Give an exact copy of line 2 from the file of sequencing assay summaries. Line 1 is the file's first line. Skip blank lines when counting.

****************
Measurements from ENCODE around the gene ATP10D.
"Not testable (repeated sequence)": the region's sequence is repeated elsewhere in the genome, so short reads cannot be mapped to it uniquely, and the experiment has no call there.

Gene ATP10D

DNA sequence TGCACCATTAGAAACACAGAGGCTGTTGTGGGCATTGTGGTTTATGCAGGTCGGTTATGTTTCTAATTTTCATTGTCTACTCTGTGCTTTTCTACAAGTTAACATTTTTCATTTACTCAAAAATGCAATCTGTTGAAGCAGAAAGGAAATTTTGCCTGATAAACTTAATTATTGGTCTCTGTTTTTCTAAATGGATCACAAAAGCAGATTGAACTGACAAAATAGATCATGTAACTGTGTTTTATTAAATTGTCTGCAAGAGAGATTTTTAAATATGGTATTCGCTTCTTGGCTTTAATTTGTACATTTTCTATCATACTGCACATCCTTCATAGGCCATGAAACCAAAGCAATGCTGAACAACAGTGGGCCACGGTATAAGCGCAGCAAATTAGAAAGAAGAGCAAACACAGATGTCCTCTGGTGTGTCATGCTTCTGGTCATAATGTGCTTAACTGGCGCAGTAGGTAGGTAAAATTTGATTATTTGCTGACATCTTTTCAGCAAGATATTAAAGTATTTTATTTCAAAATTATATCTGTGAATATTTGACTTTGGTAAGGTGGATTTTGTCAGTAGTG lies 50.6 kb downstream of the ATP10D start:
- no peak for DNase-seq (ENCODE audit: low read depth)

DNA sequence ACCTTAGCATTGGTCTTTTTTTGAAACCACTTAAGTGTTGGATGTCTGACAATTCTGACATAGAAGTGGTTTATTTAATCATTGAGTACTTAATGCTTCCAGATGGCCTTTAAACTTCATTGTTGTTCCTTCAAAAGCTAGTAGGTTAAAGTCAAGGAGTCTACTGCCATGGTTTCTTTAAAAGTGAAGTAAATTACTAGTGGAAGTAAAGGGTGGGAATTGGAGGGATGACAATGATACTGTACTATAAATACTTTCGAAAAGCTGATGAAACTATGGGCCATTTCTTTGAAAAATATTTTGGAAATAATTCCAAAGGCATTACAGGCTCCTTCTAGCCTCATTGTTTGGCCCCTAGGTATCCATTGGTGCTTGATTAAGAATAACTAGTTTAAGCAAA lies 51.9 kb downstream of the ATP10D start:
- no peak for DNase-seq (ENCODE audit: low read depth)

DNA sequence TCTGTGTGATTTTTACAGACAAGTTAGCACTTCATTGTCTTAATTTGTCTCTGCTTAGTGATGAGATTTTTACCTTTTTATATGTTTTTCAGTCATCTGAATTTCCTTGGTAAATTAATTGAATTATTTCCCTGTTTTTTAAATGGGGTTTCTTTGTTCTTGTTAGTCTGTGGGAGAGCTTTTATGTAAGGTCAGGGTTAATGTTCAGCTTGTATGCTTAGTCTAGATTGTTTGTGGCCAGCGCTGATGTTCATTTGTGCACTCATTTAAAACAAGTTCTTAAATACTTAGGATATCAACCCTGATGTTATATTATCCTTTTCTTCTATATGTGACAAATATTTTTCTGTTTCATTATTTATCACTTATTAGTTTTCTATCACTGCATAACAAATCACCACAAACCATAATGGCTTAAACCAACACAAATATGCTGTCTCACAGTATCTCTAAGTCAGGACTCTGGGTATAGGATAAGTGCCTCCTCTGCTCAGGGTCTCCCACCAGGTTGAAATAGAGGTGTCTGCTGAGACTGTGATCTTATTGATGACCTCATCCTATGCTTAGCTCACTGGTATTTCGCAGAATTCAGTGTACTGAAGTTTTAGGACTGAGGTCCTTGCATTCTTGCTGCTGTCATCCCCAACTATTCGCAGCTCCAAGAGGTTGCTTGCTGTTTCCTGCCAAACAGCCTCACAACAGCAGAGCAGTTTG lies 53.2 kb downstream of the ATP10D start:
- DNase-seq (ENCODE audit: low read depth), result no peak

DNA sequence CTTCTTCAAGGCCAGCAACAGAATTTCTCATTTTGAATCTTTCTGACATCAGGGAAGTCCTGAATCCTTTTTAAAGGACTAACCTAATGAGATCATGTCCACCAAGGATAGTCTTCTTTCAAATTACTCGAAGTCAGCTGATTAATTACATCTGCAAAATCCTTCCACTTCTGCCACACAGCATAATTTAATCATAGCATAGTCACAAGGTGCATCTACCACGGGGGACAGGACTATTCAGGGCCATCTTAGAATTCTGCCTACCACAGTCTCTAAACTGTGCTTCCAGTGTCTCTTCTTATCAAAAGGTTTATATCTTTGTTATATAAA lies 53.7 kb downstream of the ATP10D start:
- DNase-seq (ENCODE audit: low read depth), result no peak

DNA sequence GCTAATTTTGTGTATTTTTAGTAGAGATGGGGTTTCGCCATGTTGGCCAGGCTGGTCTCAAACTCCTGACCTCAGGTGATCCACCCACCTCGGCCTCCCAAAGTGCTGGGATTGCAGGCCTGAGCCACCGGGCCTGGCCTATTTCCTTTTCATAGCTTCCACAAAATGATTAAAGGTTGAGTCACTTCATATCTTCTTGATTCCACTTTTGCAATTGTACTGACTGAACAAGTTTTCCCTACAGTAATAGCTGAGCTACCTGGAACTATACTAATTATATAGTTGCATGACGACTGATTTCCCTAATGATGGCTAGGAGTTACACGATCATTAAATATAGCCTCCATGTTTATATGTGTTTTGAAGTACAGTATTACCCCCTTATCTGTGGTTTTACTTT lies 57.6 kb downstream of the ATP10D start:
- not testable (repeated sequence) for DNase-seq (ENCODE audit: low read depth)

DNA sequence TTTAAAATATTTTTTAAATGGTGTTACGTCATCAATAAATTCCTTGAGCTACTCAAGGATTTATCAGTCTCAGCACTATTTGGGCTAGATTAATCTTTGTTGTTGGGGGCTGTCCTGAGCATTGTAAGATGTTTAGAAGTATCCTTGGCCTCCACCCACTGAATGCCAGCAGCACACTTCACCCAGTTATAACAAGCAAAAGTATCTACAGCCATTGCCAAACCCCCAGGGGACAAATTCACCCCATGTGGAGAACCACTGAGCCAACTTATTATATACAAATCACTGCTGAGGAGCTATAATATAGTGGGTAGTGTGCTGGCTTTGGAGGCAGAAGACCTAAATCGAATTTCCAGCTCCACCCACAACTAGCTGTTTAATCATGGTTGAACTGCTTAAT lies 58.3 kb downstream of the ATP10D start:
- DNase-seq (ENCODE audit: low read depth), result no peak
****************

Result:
"Not testable (repeated sequence)": the region's sequence is repeated elsewhere in the genome, so short reads cannot be mapped to it uniquely, and the experiment has no call there.